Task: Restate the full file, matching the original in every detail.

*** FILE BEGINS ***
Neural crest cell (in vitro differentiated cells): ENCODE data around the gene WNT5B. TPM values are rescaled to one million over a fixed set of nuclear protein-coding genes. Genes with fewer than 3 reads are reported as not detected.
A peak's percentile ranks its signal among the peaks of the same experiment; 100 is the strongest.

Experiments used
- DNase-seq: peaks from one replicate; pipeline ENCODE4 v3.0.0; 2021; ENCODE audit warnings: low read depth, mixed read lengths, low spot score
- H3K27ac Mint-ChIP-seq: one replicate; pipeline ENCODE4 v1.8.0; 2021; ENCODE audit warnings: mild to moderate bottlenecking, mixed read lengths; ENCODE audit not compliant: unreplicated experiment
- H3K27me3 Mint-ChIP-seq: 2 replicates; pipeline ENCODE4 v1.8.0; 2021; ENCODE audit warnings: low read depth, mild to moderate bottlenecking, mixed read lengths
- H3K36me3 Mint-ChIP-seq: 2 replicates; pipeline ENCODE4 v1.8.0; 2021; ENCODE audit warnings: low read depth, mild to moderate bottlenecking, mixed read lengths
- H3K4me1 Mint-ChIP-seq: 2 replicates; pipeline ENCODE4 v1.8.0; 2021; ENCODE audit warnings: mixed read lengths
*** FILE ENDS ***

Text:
Neural crest cell (in vitro differentiated cells): ENCODE data around the gene WNT5B. TPM values are rescaled to one million over a fixed set of nuclear protein-coding genes. Genes with fewer than 3 reads are reported as not detected.
A peak's percentile ranks its signal among the peaks of the same experiment; 100 is the strongest.

Experiments used
- DNase-seq: peaks from one replicate; pipeline ENCODE4 v3.0.0; 2021; ENCODE audit warnings: low read depth, mixed read lengths, low spot score
- H3K27ac Mint-ChIP-seq: one replicate; pipeline ENCODE4 v1.8.0; 2021; ENCODE audit warnings: mild to moderate bottlenecking, mixed read lengths; ENCODE audit not compliant: unreplicated experiment
- H3K27me3 Mint-ChIP-seq: 2 replicates; pipeline ENCODE4 v1.8.0; 2021; ENCODE audit warnings: low read depth, mild to moderate bottlenecking, mixed read lengths
- H3K36me3 Mint-ChIP-seq: 2 replicates; pipeline ENCODE4 v1.8.0; 2021; ENCODE audit warnings: low read depth, mild to moderate bottlenecking, mixed read lengths
- H3K4me1 Mint-ChIP-seq: 2 replicates; pipeline ENCODE4 v1.8.0; 2021; ENCODE audit warnings: mixed read lengths